The BISSELL started off with a rather unimpressive performance in our rice test, flinging a non-trivial of rice about the room as it cleaned. However, it did do a much better job at collecting flour, only taking two passes to get all of the flour — even stuff that was between the cracks in the boards.
It continued its strong performance in our pet hair and cereal collection challenges, sucking up all of the debris without any sign of a struggle. The AirRam finished out this metric with a solid performance at collecting oats, though it did fling a few across the room inadvertently.
Ease of Use
This metric, worth 20% of the total score, ranked each vacuum on how easy it is to use, focusing on its noise level and cleaning options, as well as how well each product cleaned close to the edges of a room and under furniture. The BISSELL scored very well, earning a 7 out of 10 for its showing.
The AirRam does an average job at cleaning along a wall, leaving just a little bit of debris along the wall and in front of the vacuum.
This product also did exceptionally well at our cleaning under furniture test, satisfactorily cleaning under our simulated sofa in its entirety, reaching over 37".
The BISSELL AirRam also has swivel steering, though it isn't the most agile when it comes to maneuvering.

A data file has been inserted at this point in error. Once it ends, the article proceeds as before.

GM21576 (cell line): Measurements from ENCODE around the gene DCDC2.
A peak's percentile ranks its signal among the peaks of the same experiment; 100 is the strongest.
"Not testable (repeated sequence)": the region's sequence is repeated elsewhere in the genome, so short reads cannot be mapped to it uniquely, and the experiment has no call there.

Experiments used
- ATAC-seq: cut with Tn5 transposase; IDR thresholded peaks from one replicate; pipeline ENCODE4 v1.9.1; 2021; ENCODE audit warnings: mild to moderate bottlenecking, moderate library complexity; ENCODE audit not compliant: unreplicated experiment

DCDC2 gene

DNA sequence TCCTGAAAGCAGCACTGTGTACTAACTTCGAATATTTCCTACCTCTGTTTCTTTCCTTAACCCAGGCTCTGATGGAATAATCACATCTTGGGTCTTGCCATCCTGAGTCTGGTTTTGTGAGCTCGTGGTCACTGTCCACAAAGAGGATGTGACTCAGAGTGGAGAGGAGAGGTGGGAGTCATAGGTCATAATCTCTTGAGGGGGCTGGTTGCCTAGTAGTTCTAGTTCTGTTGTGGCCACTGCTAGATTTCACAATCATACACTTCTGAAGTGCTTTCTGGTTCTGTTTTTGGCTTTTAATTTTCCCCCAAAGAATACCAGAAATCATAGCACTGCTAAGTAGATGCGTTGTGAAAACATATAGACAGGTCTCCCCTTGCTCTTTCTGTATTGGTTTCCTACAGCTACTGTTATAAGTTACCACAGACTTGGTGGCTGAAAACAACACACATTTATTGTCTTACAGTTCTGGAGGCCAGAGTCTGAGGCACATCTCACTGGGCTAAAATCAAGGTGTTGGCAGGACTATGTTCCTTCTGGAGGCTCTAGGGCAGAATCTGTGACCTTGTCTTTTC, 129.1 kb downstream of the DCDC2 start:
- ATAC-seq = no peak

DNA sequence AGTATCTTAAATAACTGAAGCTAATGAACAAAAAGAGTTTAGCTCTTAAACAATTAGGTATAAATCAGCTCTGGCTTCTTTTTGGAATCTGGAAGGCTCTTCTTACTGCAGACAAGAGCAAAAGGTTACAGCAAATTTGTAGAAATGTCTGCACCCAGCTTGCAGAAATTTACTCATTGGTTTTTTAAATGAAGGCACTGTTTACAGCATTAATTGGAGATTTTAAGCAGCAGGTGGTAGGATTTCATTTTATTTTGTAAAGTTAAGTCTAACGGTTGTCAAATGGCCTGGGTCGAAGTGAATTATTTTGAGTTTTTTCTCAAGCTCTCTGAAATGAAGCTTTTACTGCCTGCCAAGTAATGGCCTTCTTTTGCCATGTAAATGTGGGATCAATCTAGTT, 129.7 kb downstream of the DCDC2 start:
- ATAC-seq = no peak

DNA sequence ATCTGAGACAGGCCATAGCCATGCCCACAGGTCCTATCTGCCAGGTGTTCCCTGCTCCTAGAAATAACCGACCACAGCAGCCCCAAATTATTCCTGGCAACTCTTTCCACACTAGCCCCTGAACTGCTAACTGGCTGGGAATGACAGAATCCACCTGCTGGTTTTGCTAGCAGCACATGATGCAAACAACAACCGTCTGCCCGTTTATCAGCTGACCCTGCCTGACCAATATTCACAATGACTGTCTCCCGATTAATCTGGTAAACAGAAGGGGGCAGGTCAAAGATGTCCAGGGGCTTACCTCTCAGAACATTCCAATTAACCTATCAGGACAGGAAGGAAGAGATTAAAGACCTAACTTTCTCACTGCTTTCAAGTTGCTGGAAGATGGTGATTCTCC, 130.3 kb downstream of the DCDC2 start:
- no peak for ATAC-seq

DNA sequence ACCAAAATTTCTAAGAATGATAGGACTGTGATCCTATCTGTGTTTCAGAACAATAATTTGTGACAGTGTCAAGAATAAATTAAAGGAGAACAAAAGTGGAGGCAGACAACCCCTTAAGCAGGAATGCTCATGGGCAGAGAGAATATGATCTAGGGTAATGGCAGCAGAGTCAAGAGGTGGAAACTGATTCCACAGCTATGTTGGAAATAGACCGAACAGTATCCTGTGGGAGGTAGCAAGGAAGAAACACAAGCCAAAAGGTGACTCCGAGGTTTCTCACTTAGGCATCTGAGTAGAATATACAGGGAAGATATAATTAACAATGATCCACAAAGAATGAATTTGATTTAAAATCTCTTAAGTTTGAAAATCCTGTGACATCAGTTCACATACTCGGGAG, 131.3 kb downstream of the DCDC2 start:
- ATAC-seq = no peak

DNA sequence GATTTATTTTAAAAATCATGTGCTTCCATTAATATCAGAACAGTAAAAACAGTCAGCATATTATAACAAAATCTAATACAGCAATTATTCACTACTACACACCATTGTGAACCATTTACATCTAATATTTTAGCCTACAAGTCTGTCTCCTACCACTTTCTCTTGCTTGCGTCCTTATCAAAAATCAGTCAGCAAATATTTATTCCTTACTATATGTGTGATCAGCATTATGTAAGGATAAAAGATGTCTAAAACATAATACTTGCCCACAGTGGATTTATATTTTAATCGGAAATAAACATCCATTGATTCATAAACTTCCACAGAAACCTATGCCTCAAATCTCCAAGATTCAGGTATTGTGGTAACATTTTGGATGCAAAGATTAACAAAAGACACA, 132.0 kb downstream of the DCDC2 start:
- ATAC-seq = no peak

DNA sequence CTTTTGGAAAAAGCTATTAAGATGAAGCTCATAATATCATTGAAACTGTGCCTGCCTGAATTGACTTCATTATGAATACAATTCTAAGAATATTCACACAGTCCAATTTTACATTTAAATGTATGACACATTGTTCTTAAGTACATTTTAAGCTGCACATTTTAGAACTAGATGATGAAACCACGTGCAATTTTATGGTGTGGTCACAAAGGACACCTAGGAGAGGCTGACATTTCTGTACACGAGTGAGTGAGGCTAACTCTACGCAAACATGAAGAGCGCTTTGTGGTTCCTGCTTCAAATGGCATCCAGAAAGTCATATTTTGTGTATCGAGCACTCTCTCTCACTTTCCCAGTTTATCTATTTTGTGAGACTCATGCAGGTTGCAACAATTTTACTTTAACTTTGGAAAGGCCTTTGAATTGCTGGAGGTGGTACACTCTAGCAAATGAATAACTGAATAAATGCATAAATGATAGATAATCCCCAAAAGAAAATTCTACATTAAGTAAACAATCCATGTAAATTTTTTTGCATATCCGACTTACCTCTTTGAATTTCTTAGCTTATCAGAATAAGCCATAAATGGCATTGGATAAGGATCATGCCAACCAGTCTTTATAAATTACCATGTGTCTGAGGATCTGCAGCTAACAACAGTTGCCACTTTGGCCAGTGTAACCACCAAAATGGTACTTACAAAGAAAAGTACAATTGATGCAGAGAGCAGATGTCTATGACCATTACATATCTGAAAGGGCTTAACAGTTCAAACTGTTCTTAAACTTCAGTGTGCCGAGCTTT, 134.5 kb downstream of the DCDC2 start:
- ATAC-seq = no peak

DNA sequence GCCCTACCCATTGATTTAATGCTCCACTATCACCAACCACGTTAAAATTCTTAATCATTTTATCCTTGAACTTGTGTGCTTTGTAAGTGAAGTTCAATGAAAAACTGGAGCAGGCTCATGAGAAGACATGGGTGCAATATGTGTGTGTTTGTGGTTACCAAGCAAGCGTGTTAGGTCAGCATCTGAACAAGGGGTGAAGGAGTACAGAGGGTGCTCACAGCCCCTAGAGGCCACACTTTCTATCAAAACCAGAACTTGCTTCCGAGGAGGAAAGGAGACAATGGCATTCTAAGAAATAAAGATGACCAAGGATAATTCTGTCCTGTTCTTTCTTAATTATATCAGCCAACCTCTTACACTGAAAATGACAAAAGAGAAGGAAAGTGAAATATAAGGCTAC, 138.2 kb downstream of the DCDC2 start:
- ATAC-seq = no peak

The BISSELL is exceptionally quiet, measuring in at 74.2 dBa on our SPL meter, with the following chart showing how this compares to the rest of the pack.
Losing a few points for this, the BISSELL only has a single cleaning mode, with no option to adjust it for different floor types.
Accounting for the remaining 15% of the total score, our Carpet Cleaning metric assessed each vacuum at how well it could keep soft floors sparkling. We again used rice, oats, flour, cereal, and pet hair, this time testing on both low-pile flat carpet and medium-pile fluffy carpet.
The BISSELL had a similar problem to the hard floor metric when collecting rice from the flat carpet, flinging some of it around. However, it did much better on the fluffier carpet, collecting all of the rice without issue.
The AirRam didn't particularly impress us at collecting flour, leaving behind a decent amount. It did redeem itself by doing an excellent job at collecting Cheerios, requiring minimal effort on both flat and fluffy carpets, with no noticeable residue. It did a decent job at sucking up oats, only launching a few flakes across the room. However, this vacuum delivered a poor performance at picking up pet hair, leaving tons behind on the carpet. This is definitely a deal breaker if you have pets and should probably consider an alternative product.
The AirRam isn't a terribly good value, feeling slightly overpriced relative to its performance in our test.
All in all, the BISSELL AirRam is a solid stick vacuum. While it didn't deliver a stellar performance, we didn't overly dislike it — there are just better options available.
— David Wise and Austin Palmer